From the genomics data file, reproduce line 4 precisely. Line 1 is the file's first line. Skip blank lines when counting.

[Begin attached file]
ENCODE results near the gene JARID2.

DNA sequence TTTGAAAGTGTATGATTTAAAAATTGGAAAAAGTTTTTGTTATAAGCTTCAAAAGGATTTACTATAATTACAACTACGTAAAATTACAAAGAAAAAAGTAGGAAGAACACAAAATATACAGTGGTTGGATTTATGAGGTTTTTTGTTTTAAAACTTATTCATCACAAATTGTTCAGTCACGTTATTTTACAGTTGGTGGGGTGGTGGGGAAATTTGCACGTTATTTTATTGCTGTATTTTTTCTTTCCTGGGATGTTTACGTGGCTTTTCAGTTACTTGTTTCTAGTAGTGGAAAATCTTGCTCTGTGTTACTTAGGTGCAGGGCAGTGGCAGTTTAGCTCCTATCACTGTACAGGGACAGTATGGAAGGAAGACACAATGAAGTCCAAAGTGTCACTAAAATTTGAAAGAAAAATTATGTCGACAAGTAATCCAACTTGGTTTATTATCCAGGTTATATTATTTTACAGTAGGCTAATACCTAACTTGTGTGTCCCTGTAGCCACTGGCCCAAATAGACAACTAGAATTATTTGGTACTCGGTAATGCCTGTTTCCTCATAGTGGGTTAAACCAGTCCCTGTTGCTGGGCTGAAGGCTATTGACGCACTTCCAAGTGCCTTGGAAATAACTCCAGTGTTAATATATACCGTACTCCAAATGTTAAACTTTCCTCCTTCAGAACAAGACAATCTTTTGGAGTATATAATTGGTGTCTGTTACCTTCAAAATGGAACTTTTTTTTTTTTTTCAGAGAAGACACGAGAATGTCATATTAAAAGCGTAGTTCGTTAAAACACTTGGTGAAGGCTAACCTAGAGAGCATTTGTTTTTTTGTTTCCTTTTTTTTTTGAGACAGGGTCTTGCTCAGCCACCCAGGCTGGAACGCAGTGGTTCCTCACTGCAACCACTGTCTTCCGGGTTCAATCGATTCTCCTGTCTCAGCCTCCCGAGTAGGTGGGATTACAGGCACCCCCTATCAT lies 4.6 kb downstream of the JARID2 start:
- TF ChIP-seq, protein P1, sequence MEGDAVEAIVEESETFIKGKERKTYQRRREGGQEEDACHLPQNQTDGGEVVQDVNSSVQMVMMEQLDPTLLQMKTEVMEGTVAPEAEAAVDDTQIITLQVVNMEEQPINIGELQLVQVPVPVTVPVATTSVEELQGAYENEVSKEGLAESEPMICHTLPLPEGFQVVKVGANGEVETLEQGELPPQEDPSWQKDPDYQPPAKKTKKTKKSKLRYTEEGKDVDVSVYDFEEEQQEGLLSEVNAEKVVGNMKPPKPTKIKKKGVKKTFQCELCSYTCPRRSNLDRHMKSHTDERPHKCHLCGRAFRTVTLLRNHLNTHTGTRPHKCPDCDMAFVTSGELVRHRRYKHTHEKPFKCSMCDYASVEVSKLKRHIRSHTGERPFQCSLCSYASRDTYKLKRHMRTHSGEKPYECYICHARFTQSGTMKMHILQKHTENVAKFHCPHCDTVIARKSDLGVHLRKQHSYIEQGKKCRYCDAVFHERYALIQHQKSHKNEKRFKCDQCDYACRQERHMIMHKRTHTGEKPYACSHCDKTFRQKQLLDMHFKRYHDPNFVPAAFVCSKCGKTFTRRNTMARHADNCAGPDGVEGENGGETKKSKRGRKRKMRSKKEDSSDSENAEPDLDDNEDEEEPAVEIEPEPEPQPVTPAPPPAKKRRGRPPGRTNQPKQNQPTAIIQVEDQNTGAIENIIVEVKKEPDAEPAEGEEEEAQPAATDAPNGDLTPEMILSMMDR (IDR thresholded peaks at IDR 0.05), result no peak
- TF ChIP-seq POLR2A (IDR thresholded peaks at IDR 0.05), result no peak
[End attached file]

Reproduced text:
- TF ChIP-seq POLR2A (IDR thresholded peaks at IDR 0.05), result no peak